The Salmon - A Retrospective
I invite you into a world in which water holds no fear for mortal man. A world where the notorious salmon reigns above all; where the rare and beautiful wonder of fin and gill still holds us spellbound!
It was the ancient Babylonians who first encountered the splendour of the salmon in the form of the great salmon god Ururus. Little is known about the manner in which the god was worshipped but it is assumed from archaeological findings that the tribal elders draped themselves in salmon entrails and devoured their offspring. Strange as it seems, the custom seems to have died out after a short period, along with the Babylonians!
On our own shores, one could see druids copulating by moonlight, their long white robes richly decorated with intricate salmon designs. But the salmon also played its own part in the sacred rites of the druids. After sunset, the salmon would be ritually gutted and placed upon the erect members of the chief druid and his assistants. There would be a great salmon dance, culminating in a nightmarish fish duel, often to the death! But the salmon was much more than a primitive form of contraception and ancient ritual weapon.
The River Widens
During the seventeenth century, the notorious salmon molester known as 'old Moll' published her unabridged diaries under the title 'Romancing the Salmon'. The book gives us a fascinating account of old Moll's aquatic activities and it was to be a significant leap forward in bringing the delicate art of 'fish wooing' to the attention of the public. In fact, its initial appeal escalated beyond comprehension and the 'sport' soon became a major recreational pursuit. But it wasn't until 1854, when the groundbreaking 'Erotica Aquatica' by John Percival Belcher was published that the subject was approached in a scholastic manner. The book promoted 'safe' freshwater intercourse and offences such as 'chub-worrying', 'pike harassment' and 'salmon-stretching' became a thing of the past!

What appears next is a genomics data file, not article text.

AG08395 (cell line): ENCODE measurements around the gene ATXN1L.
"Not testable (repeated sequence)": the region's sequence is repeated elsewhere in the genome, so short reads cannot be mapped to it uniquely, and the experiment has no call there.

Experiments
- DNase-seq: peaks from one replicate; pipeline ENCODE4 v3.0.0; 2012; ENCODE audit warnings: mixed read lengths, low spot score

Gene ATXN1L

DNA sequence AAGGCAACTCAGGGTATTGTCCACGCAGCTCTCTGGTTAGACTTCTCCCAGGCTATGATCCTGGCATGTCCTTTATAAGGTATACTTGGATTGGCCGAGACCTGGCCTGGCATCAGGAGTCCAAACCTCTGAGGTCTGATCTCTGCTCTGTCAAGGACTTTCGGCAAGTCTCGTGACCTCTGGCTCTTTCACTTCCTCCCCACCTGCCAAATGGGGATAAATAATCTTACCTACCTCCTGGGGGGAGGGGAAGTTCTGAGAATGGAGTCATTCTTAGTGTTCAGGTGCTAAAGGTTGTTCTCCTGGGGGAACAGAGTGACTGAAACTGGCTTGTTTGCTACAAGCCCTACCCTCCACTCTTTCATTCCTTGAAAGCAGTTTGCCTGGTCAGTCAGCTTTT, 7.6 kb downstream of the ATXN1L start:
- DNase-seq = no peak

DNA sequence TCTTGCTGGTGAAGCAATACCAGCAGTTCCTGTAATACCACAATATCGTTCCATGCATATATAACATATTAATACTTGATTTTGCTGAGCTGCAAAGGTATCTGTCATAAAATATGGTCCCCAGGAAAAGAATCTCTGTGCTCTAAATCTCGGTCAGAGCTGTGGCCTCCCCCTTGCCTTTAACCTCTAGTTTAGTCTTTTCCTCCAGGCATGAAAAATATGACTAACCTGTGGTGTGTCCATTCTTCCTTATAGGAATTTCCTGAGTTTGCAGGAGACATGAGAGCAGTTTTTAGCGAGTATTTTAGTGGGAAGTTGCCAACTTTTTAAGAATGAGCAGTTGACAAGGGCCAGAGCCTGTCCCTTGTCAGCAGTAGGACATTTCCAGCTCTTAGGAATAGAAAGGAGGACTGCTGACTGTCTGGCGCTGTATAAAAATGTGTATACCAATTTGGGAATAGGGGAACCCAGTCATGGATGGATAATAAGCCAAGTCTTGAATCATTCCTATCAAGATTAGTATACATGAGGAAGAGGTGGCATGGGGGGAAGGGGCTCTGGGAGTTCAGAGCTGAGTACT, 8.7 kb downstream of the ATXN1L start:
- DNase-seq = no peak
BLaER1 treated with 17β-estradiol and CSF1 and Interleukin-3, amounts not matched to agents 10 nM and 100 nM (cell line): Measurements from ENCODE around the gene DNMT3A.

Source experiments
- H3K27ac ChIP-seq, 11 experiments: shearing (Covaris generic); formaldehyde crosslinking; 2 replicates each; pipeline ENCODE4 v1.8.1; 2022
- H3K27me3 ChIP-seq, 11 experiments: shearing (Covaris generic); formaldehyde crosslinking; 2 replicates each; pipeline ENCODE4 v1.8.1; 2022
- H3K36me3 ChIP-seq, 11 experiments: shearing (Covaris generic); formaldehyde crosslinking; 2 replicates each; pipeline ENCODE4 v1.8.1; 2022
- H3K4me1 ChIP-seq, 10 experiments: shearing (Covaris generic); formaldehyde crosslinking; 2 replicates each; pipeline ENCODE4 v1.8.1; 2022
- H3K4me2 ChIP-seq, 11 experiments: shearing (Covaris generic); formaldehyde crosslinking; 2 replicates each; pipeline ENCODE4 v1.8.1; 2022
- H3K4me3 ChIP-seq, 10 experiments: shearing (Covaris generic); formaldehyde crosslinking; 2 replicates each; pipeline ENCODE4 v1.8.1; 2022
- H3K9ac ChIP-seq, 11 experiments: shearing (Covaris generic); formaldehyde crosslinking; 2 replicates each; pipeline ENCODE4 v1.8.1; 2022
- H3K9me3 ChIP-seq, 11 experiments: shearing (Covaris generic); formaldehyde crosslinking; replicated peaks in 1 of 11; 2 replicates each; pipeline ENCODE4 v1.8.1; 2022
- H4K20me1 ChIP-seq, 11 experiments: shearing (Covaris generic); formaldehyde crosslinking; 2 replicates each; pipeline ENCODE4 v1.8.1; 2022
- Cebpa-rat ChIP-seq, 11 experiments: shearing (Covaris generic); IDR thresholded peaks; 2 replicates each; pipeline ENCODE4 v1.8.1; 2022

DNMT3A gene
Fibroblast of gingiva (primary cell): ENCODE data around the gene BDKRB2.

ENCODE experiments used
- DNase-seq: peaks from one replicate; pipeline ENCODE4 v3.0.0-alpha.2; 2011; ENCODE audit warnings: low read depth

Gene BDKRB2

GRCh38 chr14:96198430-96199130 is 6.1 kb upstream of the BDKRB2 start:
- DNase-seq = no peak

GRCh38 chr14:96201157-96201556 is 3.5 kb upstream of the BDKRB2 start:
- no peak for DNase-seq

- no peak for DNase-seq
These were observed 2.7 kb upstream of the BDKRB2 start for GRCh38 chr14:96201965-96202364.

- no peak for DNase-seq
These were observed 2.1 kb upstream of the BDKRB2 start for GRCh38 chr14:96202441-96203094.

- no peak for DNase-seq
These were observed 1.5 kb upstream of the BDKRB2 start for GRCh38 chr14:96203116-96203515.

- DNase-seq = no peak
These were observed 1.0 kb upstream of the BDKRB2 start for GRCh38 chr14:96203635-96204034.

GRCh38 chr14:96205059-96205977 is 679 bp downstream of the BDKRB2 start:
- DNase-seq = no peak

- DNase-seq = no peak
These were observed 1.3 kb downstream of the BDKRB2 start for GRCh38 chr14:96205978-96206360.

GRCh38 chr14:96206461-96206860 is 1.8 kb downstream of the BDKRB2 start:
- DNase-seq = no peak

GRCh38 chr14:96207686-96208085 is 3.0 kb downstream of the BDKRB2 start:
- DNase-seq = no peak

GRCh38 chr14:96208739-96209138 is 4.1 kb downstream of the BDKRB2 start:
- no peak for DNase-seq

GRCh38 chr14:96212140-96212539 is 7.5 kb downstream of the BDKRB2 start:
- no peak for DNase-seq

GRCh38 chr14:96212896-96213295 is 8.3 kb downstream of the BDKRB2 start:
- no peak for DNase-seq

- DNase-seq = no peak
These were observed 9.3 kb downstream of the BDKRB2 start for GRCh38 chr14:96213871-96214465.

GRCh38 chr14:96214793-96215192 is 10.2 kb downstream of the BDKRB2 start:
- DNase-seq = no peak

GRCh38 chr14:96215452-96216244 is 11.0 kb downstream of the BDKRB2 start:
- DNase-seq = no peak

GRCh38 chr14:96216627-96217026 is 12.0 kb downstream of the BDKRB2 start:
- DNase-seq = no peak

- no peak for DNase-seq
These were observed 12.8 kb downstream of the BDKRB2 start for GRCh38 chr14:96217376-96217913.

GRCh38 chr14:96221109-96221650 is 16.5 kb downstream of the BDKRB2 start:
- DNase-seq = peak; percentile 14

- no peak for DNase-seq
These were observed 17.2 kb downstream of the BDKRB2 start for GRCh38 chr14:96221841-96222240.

In Scotland, the ancient custom known as the 'salmon's knock' is still practiced to this day! During the 'game' the salmon is thrown high into the air and hit with a bat. It was the reverend William Macalister who had the imagination and foresight to replace the bat with a length of wood and the salmon with a leather ball, thus giving us the game we know today as cricket! His ingenious invention sadly gave the salmon an air of authority which would be its downfall, but the new rules did help to preserve the British bat population, sadly in decline!
The Tide Changes
Alarmingly, in more recent times, a public house in Kent named The Frog Frigger's Arms, regularly organises events in which salmon are ritually abused. 'The Satanical Salmon' by Joss Newmann (1968) gives a complete guide to this obscure and dangerous practice which has depleted the salmon reserve for England and Wales! Let us keep our ponds and streams free from this menace!
During his incarceration, the Marquis de Sade found the lips of the salmon a delicacy and when not digesting them he could be seen proudly wearing them upon his manhood. Some say it was to enhance his performance, others argue that they were purely decorative. The adorning of 'fish bits' became a popular pastime after the publication of his 'Labia Solomonica Salmonalica', known colloquially as the 'malleus bellius' which translates as 'stomach of discontent' or the 'hammered intestine' which begs the question: salmon - fish or dish?
As you can see the salmon is a remarkable creature and part of our national identity. For centuries we have adored its magnificence and we shall go on adoring it, for we stand on the brink of a brave new world, a world in which fish are our equal! We are greatly misunderstood and the story of the salmon is never-ending, but unlike the salmon, I reach
The great salmon plague of 1874. Samuel Quillp.
The salmon debate: a question of ethics v morality. Jonathon Gilby.
In love with the river. Jane Williams-Hart.
Of church and salmon. Rev. Peter Asquith.
Sexuality and the salmon. Ian Heinriche.
The salmon: a study. Louise Davidson.